Night Shift has been one of the most interesting breweries to follow over the past few years, from the first bomber of Taza Stout I sampled years ago to a recent visit to the brewery in Everett where I sampled several brand-new releases ranging from a hop bomb IPA to a dark sour with cherries to a blonde stout with coffee. When it comes to variety of styles, willingness to experiment, and the production of top-notch beer that doesn’t require waiting in a line for a beer release, Night Shift sets themselves apart from the competition. This is why their brewery is a must visit for anyone travelling to the Boston area, and why they have established themselves as one of the most popular breweries in Massachusetts.
Some of my favorite Night Shift beers:
Whirlpool: Night Shift’s flagship New England style pale ale proves that big hop flavor can come in a low ABV package. Whirlpool is loaded with huge doses of Mosaic and Summer hops that will satisfy any hop-head, but at 4.5% ABV you can enjoy a few in a sitting.
The 87: Night Shift made a bold move with their flagship DIPA a little over a year ago, tweaking the recipe to account for changing tastes. The result is spectacular, huge hop flavor and aroma along with the soft mouthfeel that is characteristic of NEIPAs. This beer measures up well with the highly rated double IPAs that other people drive miles to wait in line for.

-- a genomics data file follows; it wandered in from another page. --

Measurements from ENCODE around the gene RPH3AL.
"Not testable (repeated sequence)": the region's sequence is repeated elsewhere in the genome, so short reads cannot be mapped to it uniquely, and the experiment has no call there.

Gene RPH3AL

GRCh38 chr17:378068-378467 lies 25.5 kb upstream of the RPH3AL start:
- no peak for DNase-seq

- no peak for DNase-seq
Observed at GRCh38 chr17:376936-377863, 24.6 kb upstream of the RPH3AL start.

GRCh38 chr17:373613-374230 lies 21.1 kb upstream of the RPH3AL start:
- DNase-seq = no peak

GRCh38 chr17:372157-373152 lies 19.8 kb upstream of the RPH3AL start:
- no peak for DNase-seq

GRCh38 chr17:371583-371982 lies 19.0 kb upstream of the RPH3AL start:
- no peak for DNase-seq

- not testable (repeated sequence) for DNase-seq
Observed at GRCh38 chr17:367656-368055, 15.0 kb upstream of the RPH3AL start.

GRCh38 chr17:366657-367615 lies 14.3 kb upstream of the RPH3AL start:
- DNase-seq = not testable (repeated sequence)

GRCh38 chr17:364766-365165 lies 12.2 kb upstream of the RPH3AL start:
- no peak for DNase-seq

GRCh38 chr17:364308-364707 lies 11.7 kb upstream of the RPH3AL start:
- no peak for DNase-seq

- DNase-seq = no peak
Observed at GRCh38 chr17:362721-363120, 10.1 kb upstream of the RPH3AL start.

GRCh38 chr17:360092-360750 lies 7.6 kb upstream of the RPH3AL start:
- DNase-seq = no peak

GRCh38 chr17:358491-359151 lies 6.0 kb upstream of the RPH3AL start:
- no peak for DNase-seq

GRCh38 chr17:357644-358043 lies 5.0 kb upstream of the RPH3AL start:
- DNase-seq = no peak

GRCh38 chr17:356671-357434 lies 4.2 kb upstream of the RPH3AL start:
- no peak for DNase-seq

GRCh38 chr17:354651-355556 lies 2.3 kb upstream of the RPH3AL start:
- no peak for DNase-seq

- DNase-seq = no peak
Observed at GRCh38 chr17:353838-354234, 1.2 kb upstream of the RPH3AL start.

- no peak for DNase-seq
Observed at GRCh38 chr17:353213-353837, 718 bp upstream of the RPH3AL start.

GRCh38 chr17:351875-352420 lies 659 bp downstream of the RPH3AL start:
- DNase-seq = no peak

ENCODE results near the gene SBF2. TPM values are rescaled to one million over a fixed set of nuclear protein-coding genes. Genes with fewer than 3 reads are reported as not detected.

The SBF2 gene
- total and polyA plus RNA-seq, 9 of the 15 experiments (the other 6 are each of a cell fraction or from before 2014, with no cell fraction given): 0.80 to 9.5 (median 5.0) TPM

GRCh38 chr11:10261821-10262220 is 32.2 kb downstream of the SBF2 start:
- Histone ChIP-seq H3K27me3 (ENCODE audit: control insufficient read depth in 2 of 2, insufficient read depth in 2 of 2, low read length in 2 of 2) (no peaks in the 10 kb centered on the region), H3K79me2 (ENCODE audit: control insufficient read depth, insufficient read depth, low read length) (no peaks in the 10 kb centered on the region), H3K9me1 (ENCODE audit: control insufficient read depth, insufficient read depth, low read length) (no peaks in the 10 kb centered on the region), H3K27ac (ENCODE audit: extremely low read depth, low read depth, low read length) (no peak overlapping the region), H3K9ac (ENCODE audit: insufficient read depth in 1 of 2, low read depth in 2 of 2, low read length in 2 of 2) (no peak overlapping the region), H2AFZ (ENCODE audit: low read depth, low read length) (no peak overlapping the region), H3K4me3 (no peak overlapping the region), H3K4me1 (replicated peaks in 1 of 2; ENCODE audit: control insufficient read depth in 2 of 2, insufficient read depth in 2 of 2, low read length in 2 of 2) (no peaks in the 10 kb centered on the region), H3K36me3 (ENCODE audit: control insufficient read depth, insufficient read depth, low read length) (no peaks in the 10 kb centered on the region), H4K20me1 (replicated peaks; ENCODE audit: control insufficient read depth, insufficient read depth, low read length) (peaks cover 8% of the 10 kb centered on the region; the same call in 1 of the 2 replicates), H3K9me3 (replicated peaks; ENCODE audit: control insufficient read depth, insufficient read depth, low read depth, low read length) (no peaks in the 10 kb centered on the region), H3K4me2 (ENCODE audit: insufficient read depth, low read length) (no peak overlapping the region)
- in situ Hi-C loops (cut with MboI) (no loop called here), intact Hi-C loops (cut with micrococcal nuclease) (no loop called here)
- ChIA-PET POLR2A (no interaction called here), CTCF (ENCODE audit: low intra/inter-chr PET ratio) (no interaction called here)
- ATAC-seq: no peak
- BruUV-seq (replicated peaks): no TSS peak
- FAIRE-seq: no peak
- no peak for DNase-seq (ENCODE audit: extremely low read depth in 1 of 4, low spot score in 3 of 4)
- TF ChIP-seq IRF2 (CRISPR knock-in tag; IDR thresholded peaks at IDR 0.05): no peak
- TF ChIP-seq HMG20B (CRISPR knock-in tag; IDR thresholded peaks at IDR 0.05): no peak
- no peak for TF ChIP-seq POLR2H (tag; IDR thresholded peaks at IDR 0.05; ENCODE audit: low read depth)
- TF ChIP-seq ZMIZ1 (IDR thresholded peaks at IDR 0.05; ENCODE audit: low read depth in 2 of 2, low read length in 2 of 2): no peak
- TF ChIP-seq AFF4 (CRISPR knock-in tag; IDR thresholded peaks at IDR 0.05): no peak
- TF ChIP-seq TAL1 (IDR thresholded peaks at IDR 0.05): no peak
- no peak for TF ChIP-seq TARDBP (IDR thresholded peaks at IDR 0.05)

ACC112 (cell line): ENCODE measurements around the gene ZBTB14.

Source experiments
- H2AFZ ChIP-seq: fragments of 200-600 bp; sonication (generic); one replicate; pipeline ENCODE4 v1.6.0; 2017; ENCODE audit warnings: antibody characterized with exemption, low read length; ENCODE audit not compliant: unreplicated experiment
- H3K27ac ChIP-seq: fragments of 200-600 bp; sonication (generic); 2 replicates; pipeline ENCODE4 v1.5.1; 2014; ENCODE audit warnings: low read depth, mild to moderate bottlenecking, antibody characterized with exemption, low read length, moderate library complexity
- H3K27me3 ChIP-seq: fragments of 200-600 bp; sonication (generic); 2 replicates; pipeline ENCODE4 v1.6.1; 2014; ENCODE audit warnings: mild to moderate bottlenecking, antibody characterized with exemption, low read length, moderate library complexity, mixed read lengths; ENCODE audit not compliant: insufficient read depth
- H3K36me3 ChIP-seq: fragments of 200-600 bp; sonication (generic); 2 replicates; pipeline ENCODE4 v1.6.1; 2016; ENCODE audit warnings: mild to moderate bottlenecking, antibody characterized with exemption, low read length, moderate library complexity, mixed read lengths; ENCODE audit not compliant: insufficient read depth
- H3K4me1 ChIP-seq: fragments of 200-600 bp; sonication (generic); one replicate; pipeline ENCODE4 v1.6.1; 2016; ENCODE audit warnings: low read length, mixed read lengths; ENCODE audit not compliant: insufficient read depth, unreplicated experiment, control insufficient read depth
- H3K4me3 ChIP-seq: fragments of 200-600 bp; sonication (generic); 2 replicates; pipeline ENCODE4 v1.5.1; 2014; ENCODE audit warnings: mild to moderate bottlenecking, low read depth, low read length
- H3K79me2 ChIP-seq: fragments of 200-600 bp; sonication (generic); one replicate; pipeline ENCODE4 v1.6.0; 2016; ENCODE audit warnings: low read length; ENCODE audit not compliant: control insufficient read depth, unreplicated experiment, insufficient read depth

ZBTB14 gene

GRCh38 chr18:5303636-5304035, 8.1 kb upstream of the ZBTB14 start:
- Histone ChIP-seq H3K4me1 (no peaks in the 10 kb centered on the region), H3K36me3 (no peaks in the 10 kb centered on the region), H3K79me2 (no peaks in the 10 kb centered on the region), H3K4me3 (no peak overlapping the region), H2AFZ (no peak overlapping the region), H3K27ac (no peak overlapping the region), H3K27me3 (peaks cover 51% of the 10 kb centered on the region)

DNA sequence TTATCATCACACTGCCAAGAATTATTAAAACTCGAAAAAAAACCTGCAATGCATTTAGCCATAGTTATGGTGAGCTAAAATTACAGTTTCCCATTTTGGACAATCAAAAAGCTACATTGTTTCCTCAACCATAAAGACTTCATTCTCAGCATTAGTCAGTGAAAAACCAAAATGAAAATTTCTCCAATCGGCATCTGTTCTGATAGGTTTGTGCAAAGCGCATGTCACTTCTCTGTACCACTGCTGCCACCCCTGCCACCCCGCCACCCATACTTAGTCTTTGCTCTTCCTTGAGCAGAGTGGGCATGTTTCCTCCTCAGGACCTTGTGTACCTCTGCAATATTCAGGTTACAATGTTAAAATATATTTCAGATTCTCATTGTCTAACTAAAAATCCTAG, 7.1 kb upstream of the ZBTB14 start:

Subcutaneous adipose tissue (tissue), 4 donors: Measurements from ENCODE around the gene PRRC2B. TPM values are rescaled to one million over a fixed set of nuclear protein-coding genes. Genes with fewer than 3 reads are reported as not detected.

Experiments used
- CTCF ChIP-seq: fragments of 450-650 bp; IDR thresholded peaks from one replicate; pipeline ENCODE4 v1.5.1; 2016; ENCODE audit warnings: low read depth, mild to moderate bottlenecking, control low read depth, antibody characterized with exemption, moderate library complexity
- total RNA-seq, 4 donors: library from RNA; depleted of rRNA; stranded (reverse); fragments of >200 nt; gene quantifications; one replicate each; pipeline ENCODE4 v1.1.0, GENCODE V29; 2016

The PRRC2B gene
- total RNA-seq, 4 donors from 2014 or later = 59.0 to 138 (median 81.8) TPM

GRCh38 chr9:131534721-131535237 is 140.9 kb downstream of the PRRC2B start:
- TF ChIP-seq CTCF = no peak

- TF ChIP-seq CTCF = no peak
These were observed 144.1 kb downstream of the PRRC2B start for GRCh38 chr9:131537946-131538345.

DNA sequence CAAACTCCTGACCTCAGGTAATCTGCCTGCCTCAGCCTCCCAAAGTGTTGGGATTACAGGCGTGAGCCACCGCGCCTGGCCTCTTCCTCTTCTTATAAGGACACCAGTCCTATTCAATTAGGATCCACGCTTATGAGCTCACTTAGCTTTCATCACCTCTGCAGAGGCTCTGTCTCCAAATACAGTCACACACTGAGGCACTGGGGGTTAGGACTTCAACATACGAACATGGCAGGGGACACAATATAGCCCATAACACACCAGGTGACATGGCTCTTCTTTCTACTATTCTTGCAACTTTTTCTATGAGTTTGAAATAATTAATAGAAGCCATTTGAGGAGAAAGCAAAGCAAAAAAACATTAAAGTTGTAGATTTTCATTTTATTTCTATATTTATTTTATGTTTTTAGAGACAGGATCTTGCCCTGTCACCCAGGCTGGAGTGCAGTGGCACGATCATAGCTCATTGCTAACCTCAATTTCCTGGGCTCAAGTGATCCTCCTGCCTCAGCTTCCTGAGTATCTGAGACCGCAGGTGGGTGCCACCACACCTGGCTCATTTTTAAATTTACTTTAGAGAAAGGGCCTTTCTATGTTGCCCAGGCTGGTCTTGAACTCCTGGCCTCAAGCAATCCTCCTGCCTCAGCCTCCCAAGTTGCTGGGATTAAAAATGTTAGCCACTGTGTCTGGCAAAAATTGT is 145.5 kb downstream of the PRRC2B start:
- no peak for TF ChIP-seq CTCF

Awake: Of all the coffee infused beers I’ve tried I think Night Shift Awake is my favorite. Rich malty flavor, just enough bitterness for balance and smooth coffee flavors and aromas that complement the base beer without overwhelming it.
Matisse: I love the saison style, especially in the spring and summer, and Matisse has become a go-to. With a complex blend of expressive Belgian style yeast, a light malt backbone and a bit of fruity and floral hops, this is a complex beer, but all the flavors work together, and Matisse still manages to be light, refreshing and approachable.
One Hop This Time: A rotating series of single hop IPAs, with Mosaic, Citra and Simcoe all stalwarts in the rotation. Each beer is a great showcase of the individual hop variety, and enjoyable for any IPA fan.
Ever Weisse: I’ve been a slow convert to sour beer styles, there are still relatively few that I really enjoy. One is definitely Ever Weisse, part of a seasonal sequence of Berliner Weisse beers that Night Shift produces. Ever Weisse is brewed with strawberry and kiwi and features just the right balance of acid and fruit to intrigue the sour newbie while also pleasing the aficionado.
Waiting For Anton: Probably the most unheralded part of Night Shift’s portfolio is their lagers, but they make some tasty versions of classic European styles. One of my favorites is Waiting For Anton, a Vienna lager that combines rich malt flavor with a light body and clean lager finish.
Dynasty: An imperial stout without any adjuncts, pastries or barrels, just big and bold malt flavor combined with a smooth finish that belays the double digit ABV.